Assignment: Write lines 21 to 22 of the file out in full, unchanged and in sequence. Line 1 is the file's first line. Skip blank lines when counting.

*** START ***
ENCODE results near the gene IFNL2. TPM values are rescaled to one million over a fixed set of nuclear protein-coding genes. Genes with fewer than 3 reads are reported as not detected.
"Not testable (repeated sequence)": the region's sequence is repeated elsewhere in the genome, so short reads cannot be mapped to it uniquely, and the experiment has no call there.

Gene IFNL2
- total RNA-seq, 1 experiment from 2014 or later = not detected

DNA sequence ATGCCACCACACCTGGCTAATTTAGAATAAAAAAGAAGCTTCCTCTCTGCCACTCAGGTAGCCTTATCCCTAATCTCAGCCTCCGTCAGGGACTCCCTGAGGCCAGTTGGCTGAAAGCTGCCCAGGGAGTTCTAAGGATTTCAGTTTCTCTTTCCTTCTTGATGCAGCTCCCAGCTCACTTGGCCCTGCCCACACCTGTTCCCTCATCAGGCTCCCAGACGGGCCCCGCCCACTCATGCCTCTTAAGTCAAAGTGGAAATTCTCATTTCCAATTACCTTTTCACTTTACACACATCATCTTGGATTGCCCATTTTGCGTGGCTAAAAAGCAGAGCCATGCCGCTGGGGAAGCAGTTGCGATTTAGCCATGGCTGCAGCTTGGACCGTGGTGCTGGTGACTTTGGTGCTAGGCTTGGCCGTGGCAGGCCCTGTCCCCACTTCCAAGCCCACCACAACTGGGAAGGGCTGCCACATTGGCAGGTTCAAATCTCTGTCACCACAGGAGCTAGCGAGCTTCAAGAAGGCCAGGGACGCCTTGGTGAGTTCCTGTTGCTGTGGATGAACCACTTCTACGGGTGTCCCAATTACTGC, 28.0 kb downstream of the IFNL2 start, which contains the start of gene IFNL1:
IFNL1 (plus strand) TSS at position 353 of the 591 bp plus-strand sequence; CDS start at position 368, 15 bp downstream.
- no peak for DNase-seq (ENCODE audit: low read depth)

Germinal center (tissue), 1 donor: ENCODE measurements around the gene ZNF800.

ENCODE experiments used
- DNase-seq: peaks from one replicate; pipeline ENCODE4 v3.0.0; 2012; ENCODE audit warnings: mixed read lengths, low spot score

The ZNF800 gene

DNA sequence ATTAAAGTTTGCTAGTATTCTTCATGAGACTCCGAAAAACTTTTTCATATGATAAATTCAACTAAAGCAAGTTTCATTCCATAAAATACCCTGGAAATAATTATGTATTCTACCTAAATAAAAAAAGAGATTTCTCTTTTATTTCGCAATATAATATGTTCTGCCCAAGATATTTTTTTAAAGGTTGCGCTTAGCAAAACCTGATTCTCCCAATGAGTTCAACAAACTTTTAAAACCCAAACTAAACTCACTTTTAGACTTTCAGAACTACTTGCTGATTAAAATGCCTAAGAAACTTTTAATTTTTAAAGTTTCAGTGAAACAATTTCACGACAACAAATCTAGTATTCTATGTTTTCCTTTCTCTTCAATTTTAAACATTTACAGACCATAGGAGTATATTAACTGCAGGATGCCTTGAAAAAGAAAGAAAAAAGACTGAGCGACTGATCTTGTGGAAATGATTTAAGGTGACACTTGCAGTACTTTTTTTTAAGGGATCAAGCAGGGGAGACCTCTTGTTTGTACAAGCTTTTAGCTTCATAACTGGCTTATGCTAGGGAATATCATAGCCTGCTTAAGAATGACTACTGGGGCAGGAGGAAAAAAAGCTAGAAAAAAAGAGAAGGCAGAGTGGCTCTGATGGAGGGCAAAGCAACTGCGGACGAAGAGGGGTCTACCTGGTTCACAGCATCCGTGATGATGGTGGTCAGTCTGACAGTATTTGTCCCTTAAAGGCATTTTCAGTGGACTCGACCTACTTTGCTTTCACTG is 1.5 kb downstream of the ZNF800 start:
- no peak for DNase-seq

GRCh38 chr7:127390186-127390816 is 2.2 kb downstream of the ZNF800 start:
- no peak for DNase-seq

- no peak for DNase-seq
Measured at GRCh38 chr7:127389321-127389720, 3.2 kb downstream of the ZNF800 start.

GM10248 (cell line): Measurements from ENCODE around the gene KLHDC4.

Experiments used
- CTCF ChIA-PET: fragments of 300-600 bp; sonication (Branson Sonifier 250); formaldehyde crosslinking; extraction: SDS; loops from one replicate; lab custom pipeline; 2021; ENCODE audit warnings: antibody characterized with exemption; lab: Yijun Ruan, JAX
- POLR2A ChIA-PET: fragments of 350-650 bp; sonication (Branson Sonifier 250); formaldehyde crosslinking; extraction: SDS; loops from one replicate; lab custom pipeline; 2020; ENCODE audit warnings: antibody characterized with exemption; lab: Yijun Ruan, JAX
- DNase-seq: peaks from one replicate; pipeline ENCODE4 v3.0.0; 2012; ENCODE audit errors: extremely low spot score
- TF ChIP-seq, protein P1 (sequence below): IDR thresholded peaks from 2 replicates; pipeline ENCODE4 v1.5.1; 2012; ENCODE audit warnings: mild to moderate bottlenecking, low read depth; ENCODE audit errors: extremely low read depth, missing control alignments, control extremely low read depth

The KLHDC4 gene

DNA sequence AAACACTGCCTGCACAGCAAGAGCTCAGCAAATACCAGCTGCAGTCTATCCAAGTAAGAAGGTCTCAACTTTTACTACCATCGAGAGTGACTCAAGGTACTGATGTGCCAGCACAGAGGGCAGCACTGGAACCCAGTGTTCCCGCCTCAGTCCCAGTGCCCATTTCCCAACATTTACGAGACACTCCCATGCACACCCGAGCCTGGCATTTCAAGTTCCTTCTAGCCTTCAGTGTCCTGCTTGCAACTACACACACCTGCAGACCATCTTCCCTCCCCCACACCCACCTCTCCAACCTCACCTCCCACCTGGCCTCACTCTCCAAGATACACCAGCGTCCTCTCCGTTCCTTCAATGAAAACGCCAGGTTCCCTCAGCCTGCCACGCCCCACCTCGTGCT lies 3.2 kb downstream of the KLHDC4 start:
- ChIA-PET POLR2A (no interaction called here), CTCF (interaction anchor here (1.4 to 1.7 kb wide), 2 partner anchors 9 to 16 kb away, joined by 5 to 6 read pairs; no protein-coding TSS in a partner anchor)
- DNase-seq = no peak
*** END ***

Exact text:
- POLR2A ChIA-PET: fragments of 350-650 bp; sonication (Branson Sonifier 250); formaldehyde crosslinking; extraction: SDS; loops from one replicate; lab custom pipeline; 2020; ENCODE audit warnings: antibody characterized with exemption; lab: Yijun Ruan, JAX
- DNase-seq: peaks from one replicate; pipeline ENCODE4 v3.0.0; 2012; ENCODE audit errors: extremely low spot score